Verbal contracts – they aren’t worth the paper…

I played my first ever Blues gig as a solo artist on October 14th, 2012. It was an utter disaster.

In their defence, the promotions company probably didn’t realise I wasn’t a regular pop covers artist, and I’m not blaming them for that.

However, they haven’t been in touch since.

I got told by the Entertainments Sectretary at Mackadown Lane Sports and Social Club that night to get off stage and that my agent would be in touch. They haven’t been in touch. They haven’t paid me either.

I got this gig by responding to a Job Centre advert. I suppose in my naivety I should have known better when they suddenly started ignoring me the first time.

As it stands, I have received no communication of any kind from them. They did not audition me (despite having a member of staff specifically employed to do this, according to their website), ask for a recording of me singing, check my credentials or find out anything about me. I had two hurried conversations with Robert Burrell on the rare occasions he answered the phone at all, and he booked me on a hundred pound fee to play on the Sunday night.

I’m not sure how other artists feel but a hundred pounds for two 45 minute sets is a bit slim. To turn up and discover the [deserted] venue expects two hour long sets is frankly a slap in the face.

To be turfed off after four songs because the music isn’t what the Ents Sec wants is bad enough, but to receive no fee, no feedback, not even a harsh phone call complaining that I’d let them down? From an agency this is unforgivable, surely?

I understand their confusion. When I say I’m a Blues act they ask if I play covers. Of course I play covers, but T-Bone Walker and Big Bill Broonzy might not be the sort of cover you’re expecting. You’re the agency, you are supposed to do the work and match artists to venues. You sure as hell don’t know me, and you don’t apparently know them that well.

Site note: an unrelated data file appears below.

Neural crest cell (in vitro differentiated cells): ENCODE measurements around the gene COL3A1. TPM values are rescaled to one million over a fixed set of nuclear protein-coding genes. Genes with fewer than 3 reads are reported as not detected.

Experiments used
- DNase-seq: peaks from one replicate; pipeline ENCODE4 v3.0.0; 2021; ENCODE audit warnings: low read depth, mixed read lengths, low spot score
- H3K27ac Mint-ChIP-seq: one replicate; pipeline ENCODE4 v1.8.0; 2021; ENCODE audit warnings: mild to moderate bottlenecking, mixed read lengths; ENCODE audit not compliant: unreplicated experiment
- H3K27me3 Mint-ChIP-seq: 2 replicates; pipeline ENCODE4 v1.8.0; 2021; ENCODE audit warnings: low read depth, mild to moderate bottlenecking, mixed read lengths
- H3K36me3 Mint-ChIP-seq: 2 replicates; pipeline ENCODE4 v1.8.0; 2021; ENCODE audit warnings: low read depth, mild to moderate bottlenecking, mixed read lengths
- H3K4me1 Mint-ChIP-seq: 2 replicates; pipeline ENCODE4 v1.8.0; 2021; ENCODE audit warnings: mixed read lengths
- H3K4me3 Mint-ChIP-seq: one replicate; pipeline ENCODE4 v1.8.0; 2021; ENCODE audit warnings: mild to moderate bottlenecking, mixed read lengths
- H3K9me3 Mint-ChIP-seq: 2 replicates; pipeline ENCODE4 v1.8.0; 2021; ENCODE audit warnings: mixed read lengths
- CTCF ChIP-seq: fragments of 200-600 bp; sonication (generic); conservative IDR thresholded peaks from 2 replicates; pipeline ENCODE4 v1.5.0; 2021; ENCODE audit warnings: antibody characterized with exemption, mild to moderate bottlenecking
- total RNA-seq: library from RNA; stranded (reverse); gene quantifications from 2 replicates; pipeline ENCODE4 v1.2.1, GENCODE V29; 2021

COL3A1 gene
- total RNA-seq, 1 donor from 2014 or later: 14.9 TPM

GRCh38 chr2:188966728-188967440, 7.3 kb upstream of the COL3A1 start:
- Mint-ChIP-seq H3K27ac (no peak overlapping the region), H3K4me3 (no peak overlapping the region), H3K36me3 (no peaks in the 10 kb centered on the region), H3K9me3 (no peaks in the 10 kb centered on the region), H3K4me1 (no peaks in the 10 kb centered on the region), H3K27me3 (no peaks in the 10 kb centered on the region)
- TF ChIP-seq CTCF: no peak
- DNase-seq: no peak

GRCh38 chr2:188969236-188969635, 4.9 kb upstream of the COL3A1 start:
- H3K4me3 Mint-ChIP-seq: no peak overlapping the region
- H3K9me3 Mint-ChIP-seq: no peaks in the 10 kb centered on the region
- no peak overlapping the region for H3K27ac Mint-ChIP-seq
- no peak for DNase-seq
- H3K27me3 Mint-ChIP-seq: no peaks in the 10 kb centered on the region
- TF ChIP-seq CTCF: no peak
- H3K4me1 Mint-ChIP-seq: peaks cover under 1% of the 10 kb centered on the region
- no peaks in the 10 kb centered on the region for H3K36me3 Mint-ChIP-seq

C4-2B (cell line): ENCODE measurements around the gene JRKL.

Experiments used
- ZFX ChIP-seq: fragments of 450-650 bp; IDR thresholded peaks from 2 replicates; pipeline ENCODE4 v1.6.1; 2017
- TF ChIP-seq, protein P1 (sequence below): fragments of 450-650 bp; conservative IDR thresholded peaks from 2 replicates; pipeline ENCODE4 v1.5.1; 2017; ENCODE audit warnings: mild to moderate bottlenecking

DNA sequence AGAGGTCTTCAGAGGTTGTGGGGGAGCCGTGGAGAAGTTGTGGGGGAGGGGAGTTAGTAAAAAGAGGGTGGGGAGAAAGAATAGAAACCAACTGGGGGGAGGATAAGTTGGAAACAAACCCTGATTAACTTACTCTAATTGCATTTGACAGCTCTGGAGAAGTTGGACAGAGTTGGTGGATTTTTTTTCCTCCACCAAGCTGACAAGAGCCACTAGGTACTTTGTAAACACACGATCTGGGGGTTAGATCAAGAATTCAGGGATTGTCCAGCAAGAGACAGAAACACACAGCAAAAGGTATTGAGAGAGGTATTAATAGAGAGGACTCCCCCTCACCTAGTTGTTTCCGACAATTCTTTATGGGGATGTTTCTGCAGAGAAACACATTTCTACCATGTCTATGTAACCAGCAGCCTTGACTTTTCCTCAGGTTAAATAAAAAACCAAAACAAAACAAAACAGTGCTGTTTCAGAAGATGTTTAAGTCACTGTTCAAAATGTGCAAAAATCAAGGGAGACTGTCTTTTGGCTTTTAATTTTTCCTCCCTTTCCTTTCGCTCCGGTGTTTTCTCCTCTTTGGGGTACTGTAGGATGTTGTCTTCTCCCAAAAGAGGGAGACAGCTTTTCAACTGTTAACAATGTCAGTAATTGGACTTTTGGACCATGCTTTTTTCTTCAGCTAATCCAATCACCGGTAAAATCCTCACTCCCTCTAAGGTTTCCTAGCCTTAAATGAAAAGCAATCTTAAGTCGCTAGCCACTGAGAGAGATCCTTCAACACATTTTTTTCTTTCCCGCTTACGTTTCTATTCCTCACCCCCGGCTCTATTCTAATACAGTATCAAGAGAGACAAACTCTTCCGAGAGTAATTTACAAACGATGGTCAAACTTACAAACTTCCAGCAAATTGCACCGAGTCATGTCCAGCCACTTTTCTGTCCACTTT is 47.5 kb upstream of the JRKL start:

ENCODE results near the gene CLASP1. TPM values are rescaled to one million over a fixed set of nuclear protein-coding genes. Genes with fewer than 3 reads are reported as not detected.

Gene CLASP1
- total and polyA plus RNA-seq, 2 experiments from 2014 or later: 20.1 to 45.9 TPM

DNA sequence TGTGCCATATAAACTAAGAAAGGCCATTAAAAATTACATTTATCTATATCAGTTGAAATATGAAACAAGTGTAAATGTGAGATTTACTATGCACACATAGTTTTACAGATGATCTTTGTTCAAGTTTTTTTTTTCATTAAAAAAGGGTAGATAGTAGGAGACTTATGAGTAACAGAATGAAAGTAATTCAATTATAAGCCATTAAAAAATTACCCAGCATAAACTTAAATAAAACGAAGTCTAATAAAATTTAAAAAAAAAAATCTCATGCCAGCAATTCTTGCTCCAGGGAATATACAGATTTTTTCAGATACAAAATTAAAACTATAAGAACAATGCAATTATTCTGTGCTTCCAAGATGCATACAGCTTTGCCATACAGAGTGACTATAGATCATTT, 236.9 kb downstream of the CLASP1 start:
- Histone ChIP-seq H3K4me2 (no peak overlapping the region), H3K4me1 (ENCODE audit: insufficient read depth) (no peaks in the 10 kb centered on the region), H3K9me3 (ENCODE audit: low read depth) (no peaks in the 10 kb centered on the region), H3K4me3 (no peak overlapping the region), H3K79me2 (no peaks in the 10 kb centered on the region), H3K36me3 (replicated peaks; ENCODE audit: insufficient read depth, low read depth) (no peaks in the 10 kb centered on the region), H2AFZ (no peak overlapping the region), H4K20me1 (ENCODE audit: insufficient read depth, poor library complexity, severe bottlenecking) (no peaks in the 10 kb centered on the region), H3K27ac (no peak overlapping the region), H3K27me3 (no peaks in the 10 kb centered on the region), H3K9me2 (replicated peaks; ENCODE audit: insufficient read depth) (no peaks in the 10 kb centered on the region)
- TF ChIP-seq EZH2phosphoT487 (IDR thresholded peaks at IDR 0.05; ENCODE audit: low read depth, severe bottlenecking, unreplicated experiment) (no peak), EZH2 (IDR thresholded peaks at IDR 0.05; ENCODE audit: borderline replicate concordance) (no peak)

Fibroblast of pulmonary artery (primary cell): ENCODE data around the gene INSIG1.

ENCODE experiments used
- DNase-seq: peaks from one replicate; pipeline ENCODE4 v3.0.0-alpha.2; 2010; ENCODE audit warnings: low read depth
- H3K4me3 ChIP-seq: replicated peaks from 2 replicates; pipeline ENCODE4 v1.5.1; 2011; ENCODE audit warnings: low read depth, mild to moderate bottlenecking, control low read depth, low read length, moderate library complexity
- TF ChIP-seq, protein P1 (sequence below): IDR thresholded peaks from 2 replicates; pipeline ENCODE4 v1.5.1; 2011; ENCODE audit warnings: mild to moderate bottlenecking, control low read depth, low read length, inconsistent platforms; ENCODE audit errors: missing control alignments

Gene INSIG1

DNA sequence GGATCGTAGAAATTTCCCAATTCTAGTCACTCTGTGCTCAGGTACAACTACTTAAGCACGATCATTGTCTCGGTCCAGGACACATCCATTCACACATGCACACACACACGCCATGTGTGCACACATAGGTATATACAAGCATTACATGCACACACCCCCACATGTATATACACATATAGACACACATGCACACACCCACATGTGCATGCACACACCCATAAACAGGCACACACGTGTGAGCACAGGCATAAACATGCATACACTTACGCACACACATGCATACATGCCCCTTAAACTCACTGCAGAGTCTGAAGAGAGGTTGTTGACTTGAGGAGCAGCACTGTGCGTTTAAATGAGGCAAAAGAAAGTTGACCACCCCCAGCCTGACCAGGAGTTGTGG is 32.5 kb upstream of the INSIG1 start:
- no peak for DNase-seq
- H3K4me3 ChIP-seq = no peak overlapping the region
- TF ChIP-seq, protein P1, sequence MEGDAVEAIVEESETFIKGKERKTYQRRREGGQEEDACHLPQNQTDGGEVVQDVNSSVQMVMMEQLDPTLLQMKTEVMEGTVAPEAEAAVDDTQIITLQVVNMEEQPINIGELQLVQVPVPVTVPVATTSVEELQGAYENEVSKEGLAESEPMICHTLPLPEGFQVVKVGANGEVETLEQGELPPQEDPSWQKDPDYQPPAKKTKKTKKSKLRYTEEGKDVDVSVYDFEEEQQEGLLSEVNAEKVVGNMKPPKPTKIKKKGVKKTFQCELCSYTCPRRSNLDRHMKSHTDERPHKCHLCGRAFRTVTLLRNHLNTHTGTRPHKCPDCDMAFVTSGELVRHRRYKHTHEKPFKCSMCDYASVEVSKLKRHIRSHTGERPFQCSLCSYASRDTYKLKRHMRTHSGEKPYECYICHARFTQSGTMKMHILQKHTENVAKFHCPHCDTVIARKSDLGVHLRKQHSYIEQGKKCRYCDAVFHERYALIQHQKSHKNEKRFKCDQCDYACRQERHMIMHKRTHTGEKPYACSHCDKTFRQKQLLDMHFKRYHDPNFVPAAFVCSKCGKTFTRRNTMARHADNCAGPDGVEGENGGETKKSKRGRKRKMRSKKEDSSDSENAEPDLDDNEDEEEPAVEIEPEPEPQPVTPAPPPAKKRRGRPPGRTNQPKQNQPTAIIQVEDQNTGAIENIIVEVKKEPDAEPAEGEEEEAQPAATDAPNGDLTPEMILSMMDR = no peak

I’m forced to conclude that I won’t see my fee, and I’m unlikely ever to work again for this outfit. Unsurprisingly, that doesn’t bother me. I can speak my mind online, and they are in breach of whatever slim verbal (text message) contract I may ever have had. I know I won’t get my money out of the Social Club instead. I can, however, be plain in my opinion and review of this company.

They are RDGB Entertainment Solutions from Birmingham in the UK,¬† and I would advise every venue and artist who reads this page to give them a wide berth. They don’t seem to care much about us (venue or artist), and I suspect they won’t care that much about you either. Can’t say fairer, eh?


One Response to Verbal contracts – they aren’t worth the paper…

  1. James berry says:

    I own a chain of venues across the West Midlands and have used RDGB Entertainment for all my entertainment needs for the last 3 years,all I can say is I’m very happy, with them, they supply quality performers every week and care very much about our feedback and requirements. Thanks Robet, you and your team keep up the good work

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